Friday, October 11, 2013

After the Storm

Clouds, yellow green and ominous cover the sky in its entirety. Five columns of black descend destroying everything in their path. They are thick, heavy, solid, dark and bent on destruction. I watch them, rooted in place and horrified by the damage they wrought. As the biggest, the blackest, the most solid bears down directly on me I wake with a start; my heartbeat shakes the entire bed. My breathing is shallow and I feel frozen to the bone even though I am well covered.

I turn toward the rock that is my husband, wrapping myself against his warm back, tucking myself into the curve created by his bent knees. As he reaches in his sleep and pulls me nearer still I begin to relax. Once the pounding in my chest and the blood rushing in my ears subsides a bit I can hear the steady loud chug-chug of the air conditioner a scant three feet away. I hear the noise of people that wander the darkness outside the window with its stiff bright orange, yellow and green curtains. The heavy covering for the old mattress a thousand people have slept on is folded and wrinkled and uncomfortable under my skin. The pillow is flat and not soft, not welcoming as a pillow should be. Instead it is a harder by the minute brick on which my head lays. Tear soaked and smelling like someone else’s laundry it is the pillow that finally drives me from the warmth of the bed and into the cold white tile of the hotel bathroom.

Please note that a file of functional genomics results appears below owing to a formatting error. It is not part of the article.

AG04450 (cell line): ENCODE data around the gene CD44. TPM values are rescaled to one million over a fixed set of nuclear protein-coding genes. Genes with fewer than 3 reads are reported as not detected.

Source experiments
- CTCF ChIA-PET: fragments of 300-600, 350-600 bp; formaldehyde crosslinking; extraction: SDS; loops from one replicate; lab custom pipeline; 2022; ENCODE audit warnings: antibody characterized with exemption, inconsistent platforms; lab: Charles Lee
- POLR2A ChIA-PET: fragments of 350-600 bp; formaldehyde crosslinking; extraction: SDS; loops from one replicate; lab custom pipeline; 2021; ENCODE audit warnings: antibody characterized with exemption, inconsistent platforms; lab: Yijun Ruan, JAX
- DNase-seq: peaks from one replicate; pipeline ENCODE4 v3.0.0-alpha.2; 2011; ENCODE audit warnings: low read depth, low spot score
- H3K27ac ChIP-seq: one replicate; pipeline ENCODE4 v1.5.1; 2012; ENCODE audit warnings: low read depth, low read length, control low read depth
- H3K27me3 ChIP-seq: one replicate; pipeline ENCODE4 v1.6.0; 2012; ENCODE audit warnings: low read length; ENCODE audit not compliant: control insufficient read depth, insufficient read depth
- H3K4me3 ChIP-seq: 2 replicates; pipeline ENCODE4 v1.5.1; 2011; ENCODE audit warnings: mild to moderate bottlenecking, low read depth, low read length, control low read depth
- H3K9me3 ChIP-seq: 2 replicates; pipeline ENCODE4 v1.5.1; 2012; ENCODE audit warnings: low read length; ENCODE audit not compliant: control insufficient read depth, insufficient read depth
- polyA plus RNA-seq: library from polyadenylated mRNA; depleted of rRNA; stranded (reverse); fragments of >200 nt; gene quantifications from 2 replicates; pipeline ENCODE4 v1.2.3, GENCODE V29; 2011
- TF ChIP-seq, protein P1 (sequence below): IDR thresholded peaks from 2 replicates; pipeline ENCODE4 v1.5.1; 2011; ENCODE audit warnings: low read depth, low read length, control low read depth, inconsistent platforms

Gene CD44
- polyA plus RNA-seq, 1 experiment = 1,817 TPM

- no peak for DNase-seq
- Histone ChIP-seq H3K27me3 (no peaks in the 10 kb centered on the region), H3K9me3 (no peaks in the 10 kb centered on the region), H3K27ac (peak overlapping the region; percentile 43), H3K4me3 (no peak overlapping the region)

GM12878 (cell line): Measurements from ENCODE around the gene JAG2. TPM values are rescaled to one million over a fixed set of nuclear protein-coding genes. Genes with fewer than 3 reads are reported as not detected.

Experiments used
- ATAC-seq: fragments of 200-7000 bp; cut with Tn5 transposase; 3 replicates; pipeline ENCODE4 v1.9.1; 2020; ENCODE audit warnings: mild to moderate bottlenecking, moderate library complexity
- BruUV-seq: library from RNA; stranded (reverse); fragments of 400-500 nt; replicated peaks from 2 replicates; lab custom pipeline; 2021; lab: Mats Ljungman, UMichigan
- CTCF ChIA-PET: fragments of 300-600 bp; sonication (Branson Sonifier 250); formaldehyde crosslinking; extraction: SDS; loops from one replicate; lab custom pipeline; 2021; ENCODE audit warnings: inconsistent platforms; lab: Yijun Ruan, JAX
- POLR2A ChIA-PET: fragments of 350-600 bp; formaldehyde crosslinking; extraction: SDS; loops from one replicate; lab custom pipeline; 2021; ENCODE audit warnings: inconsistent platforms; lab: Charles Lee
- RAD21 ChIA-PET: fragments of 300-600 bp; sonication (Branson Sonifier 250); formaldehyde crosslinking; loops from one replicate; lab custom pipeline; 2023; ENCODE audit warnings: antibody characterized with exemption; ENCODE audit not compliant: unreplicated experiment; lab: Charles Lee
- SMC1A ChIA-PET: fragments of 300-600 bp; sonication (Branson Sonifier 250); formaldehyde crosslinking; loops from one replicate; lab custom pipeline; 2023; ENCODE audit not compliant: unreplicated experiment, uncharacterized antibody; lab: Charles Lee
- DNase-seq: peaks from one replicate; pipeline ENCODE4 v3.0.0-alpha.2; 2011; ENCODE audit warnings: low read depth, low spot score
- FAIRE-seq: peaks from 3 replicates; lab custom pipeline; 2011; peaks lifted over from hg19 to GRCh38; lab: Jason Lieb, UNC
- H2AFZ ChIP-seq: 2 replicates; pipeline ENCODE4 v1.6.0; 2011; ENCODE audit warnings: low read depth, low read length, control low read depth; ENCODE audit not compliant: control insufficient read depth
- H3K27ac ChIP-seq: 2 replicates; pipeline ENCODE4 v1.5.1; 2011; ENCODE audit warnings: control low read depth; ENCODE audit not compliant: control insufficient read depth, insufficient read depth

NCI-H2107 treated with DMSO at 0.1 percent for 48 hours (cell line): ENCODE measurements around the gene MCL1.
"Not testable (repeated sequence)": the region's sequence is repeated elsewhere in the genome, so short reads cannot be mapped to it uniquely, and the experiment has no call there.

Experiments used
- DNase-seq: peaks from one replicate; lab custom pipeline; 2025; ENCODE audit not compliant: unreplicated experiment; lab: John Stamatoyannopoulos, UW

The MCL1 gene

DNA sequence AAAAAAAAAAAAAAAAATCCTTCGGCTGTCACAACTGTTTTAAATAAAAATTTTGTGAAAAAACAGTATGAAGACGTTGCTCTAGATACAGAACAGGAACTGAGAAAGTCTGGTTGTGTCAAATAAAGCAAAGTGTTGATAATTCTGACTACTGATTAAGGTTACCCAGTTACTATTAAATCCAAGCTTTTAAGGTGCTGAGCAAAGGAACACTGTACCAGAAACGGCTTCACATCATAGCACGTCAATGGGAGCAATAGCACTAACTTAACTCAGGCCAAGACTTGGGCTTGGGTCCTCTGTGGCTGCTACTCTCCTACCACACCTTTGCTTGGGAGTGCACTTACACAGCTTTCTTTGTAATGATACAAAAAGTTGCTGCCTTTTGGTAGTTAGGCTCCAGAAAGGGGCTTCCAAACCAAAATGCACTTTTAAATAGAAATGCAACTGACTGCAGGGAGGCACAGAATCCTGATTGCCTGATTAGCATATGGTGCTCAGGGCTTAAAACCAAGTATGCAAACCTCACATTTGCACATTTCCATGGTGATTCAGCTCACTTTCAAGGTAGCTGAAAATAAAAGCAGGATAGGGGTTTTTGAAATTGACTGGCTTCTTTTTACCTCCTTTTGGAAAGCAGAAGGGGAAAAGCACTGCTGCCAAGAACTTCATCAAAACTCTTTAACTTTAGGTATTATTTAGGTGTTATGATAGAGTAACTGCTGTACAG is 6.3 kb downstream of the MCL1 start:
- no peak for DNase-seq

I realize I haven’t got any clothes except those I had on when the tornado destroyed my home, turning me into a weather refugee. The Red Cross had given us coffee and dinner and called around to hotels for me. A $75 dollar gift certificate redeemable just about anywhere had been pressed into my hand but I was too distraught and could literally not let go of my husband to go shopping. I feared if I did he would blow away, dancing in the sky waving to me as he rotated and flew off just as my wedding dress, my pajamas, my winter coat had.  

I drew a hot bath, scalding water, pouring the teeny bottle of body wash in it to make it feels smooth on my skin. I rolled up a towel and stuck it under my neck as a make shift pillow and sunk chin deep into the tub. I couldn’t hear the rattling AC unit in here, nor the whores outside, nor my husband snoring, sleeping well cocooned in the wrinkled and bleach smelling bed. I closed my eyes and began to drift off, again and again, each time being jerked awake by the wind, the malevolent wind. After the water cooled I rose, pulled on  my dirty clothes and slipped outside for a smoke.